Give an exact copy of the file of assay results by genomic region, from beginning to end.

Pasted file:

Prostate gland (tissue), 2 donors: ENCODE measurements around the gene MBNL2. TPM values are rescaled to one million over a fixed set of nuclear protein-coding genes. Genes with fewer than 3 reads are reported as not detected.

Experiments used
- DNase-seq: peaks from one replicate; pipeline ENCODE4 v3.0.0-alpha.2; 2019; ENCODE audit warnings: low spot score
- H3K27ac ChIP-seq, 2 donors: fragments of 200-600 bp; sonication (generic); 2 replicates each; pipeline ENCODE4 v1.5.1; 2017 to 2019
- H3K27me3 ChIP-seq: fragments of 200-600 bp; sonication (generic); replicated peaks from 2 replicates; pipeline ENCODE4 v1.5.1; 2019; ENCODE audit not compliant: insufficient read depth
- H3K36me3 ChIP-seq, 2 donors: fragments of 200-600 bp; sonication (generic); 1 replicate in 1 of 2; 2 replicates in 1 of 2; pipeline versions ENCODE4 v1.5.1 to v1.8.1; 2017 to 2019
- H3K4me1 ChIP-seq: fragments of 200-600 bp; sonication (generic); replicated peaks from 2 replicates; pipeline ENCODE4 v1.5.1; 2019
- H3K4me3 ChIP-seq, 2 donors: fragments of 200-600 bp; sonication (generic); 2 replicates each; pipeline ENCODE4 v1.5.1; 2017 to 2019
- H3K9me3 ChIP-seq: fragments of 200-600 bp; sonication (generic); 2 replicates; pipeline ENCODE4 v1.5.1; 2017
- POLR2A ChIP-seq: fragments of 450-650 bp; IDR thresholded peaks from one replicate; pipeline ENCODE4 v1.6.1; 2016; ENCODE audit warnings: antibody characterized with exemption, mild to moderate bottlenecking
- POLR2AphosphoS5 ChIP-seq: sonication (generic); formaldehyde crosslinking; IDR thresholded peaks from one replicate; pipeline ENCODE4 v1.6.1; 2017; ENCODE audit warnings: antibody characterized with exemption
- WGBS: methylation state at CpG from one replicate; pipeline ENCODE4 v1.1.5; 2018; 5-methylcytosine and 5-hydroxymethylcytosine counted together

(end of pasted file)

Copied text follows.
Prostate gland (tissue), 2 donors: ENCODE measurements around the gene MBNL2. TPM values are rescaled to one million over a fixed set of nuclear protein-coding genes. Genes with fewer than 3 reads are reported as not detected.

Experiments used
- DNase-seq: peaks from one replicate; pipeline ENCODE4 v3.0.0-alpha.2; 2019; ENCODE audit warnings: low spot score
- H3K27ac ChIP-seq, 2 donors: fragments of 200-600 bp; sonication (generic); 2 replicates each; pipeline ENCODE4 v1.5.1; 2017 to 2019
- H3K27me3 ChIP-seq: fragments of 200-600 bp; sonication (generic); replicated peaks from 2 replicates; pipeline ENCODE4 v1.5.1; 2019; ENCODE audit not compliant: insufficient read depth
- H3K36me3 ChIP-seq, 2 donors: fragments of 200-600 bp; sonication (generic); 1 replicate in 1 of 2; 2 replicates in 1 of 2; pipeline versions ENCODE4 v1.5.1 to v1.8.1; 2017 to 2019
- H3K4me1 ChIP-seq: fragments of 200-600 bp; sonication (generic); replicated peaks from 2 replicates; pipeline ENCODE4 v1.5.1; 2019
- H3K4me3 ChIP-seq, 2 donors: fragments of 200-600 bp; sonication (generic); 2 replicates each; pipeline ENCODE4 v1.5.1; 2017 to 2019
- H3K9me3 ChIP-seq: fragments of 200-600 bp; sonication (generic); 2 replicates; pipeline ENCODE4 v1.5.1; 2017
- POLR2A ChIP-seq: fragments of 450-650 bp; IDR thresholded peaks from one replicate; pipeline ENCODE4 v1.6.1; 2016; ENCODE audit warnings: antibody characterized with exemption, mild to moderate bottlenecking
- POLR2AphosphoS5 ChIP-seq: sonication (generic); formaldehyde crosslinking; IDR thresholded peaks from one replicate; pipeline ENCODE4 v1.6.1; 2017; ENCODE audit warnings: antibody characterized with exemption
- WGBS: methylation state at CpG from one replicate; pipeline ENCODE4 v1.1.5; 2018; 5-methylcytosine and 5-hydroxymethylcytosine counted together